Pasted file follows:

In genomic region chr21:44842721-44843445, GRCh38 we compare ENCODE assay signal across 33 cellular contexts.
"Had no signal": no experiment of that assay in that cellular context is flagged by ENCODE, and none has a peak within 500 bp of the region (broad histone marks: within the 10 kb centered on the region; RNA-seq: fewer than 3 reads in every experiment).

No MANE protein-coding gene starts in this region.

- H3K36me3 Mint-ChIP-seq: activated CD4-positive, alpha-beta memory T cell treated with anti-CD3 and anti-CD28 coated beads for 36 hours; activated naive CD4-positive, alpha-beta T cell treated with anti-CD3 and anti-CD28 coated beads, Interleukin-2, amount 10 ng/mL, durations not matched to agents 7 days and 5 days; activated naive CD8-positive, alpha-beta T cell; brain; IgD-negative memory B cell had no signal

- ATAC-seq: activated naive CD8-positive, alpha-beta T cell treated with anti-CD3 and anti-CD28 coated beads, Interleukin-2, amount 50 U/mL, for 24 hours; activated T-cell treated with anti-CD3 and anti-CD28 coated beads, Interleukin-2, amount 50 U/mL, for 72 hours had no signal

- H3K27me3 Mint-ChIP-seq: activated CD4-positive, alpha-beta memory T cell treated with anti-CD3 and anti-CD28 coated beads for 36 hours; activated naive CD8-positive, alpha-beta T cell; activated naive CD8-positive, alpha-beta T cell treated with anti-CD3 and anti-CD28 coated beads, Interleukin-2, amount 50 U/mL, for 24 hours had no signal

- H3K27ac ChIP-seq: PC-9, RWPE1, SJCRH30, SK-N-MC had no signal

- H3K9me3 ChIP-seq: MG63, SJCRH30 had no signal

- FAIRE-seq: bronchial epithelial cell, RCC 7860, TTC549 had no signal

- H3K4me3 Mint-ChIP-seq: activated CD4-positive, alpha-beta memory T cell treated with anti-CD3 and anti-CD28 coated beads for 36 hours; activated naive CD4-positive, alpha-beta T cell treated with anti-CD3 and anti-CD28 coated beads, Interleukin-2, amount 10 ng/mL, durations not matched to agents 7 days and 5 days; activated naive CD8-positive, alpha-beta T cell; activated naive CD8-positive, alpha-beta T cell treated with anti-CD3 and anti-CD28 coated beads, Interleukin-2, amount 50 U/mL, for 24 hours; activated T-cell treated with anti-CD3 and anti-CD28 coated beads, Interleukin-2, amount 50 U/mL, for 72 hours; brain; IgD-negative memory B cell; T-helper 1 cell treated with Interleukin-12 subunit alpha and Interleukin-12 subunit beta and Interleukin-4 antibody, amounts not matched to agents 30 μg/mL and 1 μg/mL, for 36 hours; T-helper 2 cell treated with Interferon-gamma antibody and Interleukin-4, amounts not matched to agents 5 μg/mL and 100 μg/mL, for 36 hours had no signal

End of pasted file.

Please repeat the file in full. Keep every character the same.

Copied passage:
In genomic region chr21:44842721-44843445, GRCh38 we compare ENCODE assay signal across 33 cellular contexts.
"Had no signal": no experiment of that assay in that cellular context is flagged by ENCODE, and none has a peak within 500 bp of the region (broad histone marks: within the 10 kb centered on the region; RNA-seq: fewer than 3 reads in every experiment).

No MANE protein-coding gene starts in this region.

- H3K36me3 Mint-ChIP-seq: activated CD4-positive, alpha-beta memory T cell treated with anti-CD3 and anti-CD28 coated beads for 36 hours; activated naive CD4-positive, alpha-beta T cell treated with anti-CD3 and anti-CD28 coated beads, Interleukin-2, amount 10 ng/mL, durations not matched to agents 7 days and 5 days; activated naive CD8-positive, alpha-beta T cell; brain; IgD-negative memory B cell had no signal

- ATAC-seq: activated naive CD8-positive, alpha-beta T cell treated with anti-CD3 and anti-CD28 coated beads, Interleukin-2, amount 50 U/mL, for 24 hours; activated T-cell treated with anti-CD3 and anti-CD28 coated beads, Interleukin-2, amount 50 U/mL, for 72 hours had no signal

- H3K27me3 Mint-ChIP-seq: activated CD4-positive, alpha-beta memory T cell treated with anti-CD3 and anti-CD28 coated beads for 36 hours; activated naive CD8-positive, alpha-beta T cell; activated naive CD8-positive, alpha-beta T cell treated with anti-CD3 and anti-CD28 coated beads, Interleukin-2, amount 50 U/mL, for 24 hours had no signal

- H3K27ac ChIP-seq: PC-9, RWPE1, SJCRH30, SK-N-MC had no signal

- H3K9me3 ChIP-seq: MG63, SJCRH30 had no signal

- FAIRE-seq: bronchial epithelial cell, RCC 7860, TTC549 had no signal

- H3K4me3 Mint-ChIP-seq: activated CD4-positive, alpha-beta memory T cell treated with anti-CD3 and anti-CD28 coated beads for 36 hours; activated naive CD4-positive, alpha-beta T cell treated with anti-CD3 and anti-CD28 coated beads, Interleukin-2, amount 10 ng/mL, durations not matched to agents 7 days and 5 days; activated naive CD8-positive, alpha-beta T cell; activated naive CD8-positive, alpha-beta T cell treated with anti-CD3 and anti-CD28 coated beads, Interleukin-2, amount 50 U/mL, for 24 hours; activated T-cell treated with anti-CD3 and anti-CD28 coated beads, Interleukin-2, amount 50 U/mL, for 72 hours; brain; IgD-negative memory B cell; T-helper 1 cell treated with Interleukin-12 subunit alpha and Interleukin-12 subunit beta and Interleukin-4 antibody, amounts not matched to agents 30 μg/mL and 1 μg/mL, for 36 hours; T-helper 2 cell treated with Interferon-gamma antibody and Interleukin-4, amounts not matched to agents 5 μg/mL and 100 μg/mL, for 36 hours had no signal